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I have to agree with Athensfan in the regard that the London cauldron lighting wasn't a real "wow" moment. Only the shots from below, showing how the petals joined and formed that radiating and almost hypnotising pattern of flames and "rays" (=the stems of the cauldron) impressed me deeply. But the cauldron lighting itself was actually pretty conventional (torchbearers dipping their torches into the bowl(s)) and also the rising of the stems wasn't technically overly exciting.

Compared to that, I was a lot more excited about how they would light the cauldrons in Sydney, Torino, Beijing and Vancouver. Those cauldron lightings had a lot more excitement and anticipation in the air, in parts also by the use of exciting music. The music was particularly dramatic in Athens, where the lighting method was already known (or guessable) and the mechanics were pretty conventional as well, but where they had an even more stunning image than in London when that lit cauldron was shown from behind, seemingly rising above the athletes.

So there was a lot more emotion/excitement involved for me in those previous lightings, while London's pretty simplistic lighting completely contradicted our month-long speculations about some spectacular lighting methods and cauldron locations. So it's no surprise that I viewed their cauldron lighting as pretty much of a letdown.

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There are very few Olympic cities that get the cauldron AND the lighting perfect - one is more often than not compromised by the other. In fact, I don't think any summer host has had a "perfect" combination of everything since Barcelona really.

I think Sydney and Athens were up there with Barcelona in terms of their originality, wow-moment and the cauldron itself.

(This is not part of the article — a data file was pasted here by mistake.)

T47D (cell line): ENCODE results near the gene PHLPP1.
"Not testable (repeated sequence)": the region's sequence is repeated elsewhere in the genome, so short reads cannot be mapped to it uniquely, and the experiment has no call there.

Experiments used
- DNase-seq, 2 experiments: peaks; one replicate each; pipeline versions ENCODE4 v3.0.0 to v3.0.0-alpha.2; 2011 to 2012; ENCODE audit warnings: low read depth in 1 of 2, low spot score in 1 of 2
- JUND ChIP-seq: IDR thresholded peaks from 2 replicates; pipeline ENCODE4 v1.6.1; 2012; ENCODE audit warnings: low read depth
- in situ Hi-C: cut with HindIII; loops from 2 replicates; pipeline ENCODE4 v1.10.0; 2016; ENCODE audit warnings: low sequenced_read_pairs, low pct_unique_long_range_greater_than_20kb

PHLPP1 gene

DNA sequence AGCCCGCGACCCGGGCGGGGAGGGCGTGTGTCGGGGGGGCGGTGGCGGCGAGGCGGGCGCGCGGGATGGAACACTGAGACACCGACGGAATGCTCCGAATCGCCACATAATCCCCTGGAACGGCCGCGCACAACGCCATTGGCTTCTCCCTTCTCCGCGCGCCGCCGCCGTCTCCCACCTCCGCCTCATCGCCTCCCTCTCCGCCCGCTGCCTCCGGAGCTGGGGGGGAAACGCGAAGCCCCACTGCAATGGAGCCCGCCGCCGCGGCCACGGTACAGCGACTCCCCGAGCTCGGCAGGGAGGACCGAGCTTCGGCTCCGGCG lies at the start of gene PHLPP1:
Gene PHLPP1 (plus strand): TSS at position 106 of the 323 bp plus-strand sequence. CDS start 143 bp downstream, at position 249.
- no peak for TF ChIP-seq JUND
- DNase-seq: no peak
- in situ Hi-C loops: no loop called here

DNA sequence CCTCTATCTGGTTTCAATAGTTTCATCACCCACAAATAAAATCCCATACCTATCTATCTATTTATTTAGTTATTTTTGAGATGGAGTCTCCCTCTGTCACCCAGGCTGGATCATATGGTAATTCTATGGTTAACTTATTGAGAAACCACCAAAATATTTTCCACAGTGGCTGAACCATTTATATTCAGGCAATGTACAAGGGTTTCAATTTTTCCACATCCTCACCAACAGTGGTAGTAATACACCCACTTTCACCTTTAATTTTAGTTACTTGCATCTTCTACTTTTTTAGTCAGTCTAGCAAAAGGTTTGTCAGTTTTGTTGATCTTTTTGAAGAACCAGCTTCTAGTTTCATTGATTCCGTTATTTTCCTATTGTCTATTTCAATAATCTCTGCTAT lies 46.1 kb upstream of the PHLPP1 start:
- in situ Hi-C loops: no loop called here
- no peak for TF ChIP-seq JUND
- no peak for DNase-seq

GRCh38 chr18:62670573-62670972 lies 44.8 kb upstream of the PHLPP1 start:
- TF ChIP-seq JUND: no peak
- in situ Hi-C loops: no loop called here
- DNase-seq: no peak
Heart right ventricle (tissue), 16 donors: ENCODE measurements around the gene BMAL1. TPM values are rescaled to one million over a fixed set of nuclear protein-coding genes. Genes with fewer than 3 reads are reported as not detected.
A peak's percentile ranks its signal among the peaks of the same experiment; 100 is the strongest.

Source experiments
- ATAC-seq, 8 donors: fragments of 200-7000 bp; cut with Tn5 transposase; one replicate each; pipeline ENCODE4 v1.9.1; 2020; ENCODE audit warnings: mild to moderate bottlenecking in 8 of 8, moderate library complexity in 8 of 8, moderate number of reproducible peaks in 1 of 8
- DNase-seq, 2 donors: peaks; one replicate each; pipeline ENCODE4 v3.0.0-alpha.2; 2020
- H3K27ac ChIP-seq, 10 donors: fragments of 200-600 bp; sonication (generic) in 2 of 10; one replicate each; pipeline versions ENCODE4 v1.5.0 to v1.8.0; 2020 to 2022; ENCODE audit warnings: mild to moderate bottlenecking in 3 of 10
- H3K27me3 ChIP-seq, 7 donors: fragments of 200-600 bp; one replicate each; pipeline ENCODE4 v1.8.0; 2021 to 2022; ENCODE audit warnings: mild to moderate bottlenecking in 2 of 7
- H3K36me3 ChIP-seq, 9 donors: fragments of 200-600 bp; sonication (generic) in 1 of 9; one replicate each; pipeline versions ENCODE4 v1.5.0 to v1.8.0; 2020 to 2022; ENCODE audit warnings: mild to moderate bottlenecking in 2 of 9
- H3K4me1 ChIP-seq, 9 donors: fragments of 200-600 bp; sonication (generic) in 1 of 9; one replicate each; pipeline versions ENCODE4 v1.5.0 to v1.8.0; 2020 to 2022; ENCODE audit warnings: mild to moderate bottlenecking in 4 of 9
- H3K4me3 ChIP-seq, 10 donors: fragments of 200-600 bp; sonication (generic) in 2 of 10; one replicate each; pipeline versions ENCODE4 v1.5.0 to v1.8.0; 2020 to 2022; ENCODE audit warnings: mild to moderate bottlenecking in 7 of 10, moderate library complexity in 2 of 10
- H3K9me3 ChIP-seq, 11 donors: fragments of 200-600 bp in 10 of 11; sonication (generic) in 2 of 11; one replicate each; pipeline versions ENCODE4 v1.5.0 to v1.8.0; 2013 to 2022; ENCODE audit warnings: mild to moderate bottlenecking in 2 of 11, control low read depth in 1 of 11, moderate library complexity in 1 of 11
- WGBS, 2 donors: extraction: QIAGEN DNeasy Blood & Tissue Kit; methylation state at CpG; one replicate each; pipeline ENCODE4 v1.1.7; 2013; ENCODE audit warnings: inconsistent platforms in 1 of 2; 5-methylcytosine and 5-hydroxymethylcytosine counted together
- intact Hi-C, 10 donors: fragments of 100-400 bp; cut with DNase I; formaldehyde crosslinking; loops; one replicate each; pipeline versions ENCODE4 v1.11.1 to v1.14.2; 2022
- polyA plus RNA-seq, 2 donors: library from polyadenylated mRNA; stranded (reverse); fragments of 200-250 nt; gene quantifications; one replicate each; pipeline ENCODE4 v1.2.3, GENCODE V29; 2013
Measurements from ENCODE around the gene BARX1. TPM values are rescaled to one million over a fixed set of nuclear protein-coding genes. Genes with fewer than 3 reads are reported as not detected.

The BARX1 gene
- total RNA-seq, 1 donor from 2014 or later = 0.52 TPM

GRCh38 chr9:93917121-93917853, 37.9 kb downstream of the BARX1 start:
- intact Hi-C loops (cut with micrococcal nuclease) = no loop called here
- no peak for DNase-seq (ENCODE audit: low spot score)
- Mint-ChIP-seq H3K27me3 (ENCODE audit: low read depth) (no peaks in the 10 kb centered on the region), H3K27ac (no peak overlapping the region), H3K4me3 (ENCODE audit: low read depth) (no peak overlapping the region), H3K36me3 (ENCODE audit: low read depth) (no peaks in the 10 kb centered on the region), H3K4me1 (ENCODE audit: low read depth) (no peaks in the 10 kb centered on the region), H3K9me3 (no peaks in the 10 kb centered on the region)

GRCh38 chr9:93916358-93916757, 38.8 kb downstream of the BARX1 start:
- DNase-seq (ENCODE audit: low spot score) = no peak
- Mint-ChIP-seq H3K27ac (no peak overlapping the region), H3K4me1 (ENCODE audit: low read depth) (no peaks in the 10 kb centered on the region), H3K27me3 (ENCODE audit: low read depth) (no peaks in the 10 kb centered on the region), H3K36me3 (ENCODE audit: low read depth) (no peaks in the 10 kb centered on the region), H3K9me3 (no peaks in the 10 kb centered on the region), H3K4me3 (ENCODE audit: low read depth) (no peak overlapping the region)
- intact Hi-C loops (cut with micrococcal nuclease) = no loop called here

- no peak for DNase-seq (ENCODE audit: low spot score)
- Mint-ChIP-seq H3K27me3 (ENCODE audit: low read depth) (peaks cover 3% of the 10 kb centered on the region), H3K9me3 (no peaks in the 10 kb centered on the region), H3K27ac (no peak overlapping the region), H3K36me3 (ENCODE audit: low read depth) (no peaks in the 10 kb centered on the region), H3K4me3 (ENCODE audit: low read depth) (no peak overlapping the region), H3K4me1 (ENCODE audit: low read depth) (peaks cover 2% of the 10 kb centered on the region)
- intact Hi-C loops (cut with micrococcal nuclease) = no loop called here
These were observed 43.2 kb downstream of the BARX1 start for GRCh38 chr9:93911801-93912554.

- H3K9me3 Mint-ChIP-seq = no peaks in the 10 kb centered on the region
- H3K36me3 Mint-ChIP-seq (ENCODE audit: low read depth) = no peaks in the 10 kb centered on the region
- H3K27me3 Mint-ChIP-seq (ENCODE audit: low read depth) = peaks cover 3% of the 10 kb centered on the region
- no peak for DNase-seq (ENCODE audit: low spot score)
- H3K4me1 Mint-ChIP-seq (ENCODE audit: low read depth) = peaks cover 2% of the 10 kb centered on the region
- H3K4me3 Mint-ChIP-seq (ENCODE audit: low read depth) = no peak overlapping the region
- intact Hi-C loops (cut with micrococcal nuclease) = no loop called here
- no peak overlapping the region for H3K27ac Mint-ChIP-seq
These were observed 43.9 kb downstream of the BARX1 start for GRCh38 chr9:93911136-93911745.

In the last two decades those three have got to be the best. Just below them would be London, and below that Beijing, Salt Lake City and Atlanta.

Turin still seems an illigitimate joke, and Vancouver just outright shonky and awkward.

Edited by runningrings
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I think Sydney and Athens were up there with Barcelona in terms of their originality, wow-moment and the cauldron itself.

In the last two decades those three have got to be the best. Just below them would be London, and below that Beijing, Salt Lake City and Atlanta.

Turin still seems an illigitimate joke, and Vancouver just outright shonky and awkward.

Not far off disagreeing with that, though I wouldn't put London below those top three but amongst them.

I think the point for me is, London compromised the location for the lighting, whilst most hosts (to a greater of lesser extent) make the compromise the other way round. Beijing's lighting was massively compromised by the cauldron's position for me. Yes, you could appreciate the athleticism that it took to light it, but it was so drawn out that it didn't hit the mark - especially after the huge opening ceremony that preceded it. Atlanta was the worst example of this in the Summer Games, only really rescued by Ali and the emotional resonance that came with his lighting of the cauldron. And yes, Turin is not really worth talking about - the opposite end of the scale to what London did really.

It'll be interesting to see how Rio manages and what they compromise on. They've got a real rod for their backs with their two stadium situation and the massive roof that will be over the Maracana once built.

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I'm surprised that so many people didn't like the Beijing lighting that much. I thought that run around the roof was stunning and not at all drawn out. In fact, I was glad that one could hear that beautiful "You and Me" theme longer than just a few seconds. Hadn't the Beijing torch relay been so controversial (and the pictures of the torch relay projected on the rim were, of course, whitewashed), it could have been an even better lighting scenario. It made perfect sense to have a run around the roof symbolising the torch relay around the world.

OK, the fuse was a bit simplistic, compared to the technical extravaganza of the rest of the opening ceremony - but I still found that better than the original idea of having a projected phoenix "catch" the flame from Li Ning and then "light" the cauldron. That would have been a fake lighting à la Torino.

Plus: Beijing's lighting scenario had more of the pomp I actually expect of a cauldron lighting. It should be something massive and impressive, even if you combine it (like Beijing) with a sweet little tune. London's was a bit too low-key for my taste.